More Labour frontbench resignations after Brexit vote

Labour leader Sir Keir Starmer delivers a virtual speech on Scotland, devolution and the United King

Labour leader Sir Keir Starmer delivers a virtual speech on Scotland, devolution and the United Kingdom, at Labour Party headquarters in London. - Credit: PA

Labour leader Keir Starmer suffered from two more frontbench resignations following the Brexit vote in the House of Commons - on top of Helen Hayes' resignation.

A total of 162 of Labour’s 200 MPs supported the Brexit bill at third reading, although 36 did not record a vote and Bell Ribeiro-Addy opposed the legislation.

A Labour source said they believed all 36 MPs who did not record a vote had abstained.

Helen Hayes announced her resignation on Twitter shortly after the vote, with Welsh Labour MP Tonia Antoniazzi resigning later.

She was working with the shadow cabinet for Work and Pensions and Scotland and took to Twitter the announce her decision.


You may also want to watch:


“I pledged to my constituents to never vote for anything that would make them worse off,” Antoniazzi wrote in her resignation letter to Labour leader Sir Keir Starmer.

“This deal is nothing close to what is being sold to the British public, and it does not meet Labour’s six tests for a Brexit deal.

Most Read

“The language, behaviours, disrespect and chumocracy that this country has had to endure from this government will continue if we endorse their actions in any way.”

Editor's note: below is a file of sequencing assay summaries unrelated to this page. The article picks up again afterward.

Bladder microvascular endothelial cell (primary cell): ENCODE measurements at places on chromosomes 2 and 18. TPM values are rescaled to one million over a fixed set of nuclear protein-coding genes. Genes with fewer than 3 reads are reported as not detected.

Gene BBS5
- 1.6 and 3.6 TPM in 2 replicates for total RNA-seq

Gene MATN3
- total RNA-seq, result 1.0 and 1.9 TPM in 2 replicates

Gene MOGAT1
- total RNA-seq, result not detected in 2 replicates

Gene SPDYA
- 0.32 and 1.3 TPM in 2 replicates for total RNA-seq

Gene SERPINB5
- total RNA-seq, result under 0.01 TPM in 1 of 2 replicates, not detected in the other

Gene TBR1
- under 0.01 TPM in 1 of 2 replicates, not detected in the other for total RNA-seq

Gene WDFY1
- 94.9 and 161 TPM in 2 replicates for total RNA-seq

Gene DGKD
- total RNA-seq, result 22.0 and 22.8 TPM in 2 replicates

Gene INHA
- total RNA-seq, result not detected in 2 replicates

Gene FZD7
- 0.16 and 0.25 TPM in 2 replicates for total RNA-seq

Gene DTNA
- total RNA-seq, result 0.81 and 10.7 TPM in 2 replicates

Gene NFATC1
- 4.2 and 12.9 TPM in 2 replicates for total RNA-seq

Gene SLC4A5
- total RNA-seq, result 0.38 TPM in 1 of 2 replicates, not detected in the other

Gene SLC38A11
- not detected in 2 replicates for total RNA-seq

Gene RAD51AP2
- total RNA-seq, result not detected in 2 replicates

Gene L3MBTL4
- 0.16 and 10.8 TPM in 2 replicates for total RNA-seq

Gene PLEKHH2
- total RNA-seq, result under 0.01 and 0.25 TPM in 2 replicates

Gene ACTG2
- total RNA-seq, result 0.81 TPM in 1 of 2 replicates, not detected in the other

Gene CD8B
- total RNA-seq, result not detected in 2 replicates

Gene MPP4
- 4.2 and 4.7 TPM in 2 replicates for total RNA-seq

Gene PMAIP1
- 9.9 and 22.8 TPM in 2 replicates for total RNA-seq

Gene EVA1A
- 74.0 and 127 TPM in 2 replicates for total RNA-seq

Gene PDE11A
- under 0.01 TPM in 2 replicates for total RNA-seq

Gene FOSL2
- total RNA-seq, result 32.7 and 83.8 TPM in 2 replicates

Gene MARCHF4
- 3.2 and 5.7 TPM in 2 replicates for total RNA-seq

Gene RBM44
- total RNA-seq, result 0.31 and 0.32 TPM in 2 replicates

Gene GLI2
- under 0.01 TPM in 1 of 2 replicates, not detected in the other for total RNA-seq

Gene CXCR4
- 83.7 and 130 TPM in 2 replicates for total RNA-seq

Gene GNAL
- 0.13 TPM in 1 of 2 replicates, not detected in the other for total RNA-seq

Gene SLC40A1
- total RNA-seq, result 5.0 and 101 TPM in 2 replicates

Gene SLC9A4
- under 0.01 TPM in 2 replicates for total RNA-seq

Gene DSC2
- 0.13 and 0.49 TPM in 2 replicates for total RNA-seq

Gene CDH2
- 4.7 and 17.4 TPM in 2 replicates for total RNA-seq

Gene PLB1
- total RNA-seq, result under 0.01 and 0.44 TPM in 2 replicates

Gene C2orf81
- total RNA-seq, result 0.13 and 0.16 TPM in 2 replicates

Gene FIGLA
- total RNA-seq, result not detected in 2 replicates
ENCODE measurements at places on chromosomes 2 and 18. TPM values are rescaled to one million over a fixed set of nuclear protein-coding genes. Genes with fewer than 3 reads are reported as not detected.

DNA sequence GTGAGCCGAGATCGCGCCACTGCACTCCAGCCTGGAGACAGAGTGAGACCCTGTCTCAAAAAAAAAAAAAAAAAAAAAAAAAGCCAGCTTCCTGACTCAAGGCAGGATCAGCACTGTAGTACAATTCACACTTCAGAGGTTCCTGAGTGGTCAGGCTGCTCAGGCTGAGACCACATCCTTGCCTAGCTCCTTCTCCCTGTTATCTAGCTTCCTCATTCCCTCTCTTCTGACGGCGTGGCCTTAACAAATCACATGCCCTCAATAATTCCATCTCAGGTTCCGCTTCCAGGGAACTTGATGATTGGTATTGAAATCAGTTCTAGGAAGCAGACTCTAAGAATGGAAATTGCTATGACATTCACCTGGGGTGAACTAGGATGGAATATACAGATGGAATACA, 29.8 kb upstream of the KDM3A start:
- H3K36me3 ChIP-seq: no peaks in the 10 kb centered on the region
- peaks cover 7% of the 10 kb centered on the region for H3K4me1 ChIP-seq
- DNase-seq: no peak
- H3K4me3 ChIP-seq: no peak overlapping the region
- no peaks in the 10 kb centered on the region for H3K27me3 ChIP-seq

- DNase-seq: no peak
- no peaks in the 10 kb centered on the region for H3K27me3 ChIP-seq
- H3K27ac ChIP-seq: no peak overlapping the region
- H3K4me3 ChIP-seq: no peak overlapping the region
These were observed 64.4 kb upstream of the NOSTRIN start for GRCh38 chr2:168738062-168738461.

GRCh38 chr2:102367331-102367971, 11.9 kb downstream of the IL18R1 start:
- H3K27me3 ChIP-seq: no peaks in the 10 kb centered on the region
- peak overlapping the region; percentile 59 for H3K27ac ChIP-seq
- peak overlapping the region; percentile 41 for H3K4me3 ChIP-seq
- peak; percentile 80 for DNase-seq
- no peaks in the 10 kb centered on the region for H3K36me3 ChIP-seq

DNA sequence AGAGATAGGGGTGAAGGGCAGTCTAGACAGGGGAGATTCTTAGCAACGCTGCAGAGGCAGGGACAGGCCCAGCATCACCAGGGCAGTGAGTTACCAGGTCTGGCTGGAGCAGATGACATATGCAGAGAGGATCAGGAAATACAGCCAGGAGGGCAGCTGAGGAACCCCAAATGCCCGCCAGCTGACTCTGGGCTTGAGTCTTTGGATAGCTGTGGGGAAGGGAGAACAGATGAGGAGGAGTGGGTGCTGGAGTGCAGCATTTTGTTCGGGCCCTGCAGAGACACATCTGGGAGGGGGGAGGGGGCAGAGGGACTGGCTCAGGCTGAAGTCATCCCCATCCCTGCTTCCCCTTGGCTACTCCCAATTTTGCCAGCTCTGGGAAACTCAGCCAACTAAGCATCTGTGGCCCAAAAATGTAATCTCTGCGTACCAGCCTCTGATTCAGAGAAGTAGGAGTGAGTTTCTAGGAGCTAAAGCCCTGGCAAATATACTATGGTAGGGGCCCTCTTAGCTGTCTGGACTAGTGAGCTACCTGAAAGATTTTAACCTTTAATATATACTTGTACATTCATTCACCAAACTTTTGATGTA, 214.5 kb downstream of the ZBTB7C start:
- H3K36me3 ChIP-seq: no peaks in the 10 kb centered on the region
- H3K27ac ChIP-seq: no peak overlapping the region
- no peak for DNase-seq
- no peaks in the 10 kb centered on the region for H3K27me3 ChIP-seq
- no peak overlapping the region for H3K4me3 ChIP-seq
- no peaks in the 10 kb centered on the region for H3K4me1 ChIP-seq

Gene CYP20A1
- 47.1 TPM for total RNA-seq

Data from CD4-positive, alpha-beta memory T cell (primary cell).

Meanwhile, Florence Eshalomi resigned as an opposition whip, saying she could not support the "rushed bill".

She tweeted: "Thank you to all Vauxhall constituents who’ve contacted me about the EU (Future Relationship) Bill.

"This bill was rushed and a ‘no deal’ is the worst outcome for the country but I cannot support the bill and I have abstained.

"I have offered my resignation as an opposition whip."


Become a Supporter

The New European is proud of its journalism and we hope you are proud of it too. We believe our voice is important - both in representing the pro-EU perspective and also to help rebalance the right wing extremes of much of the UK national press. If you value what we are doing, you can help us by making a contribution to the cost of our journalism.

Become a Supporter
Comments powered by Disqus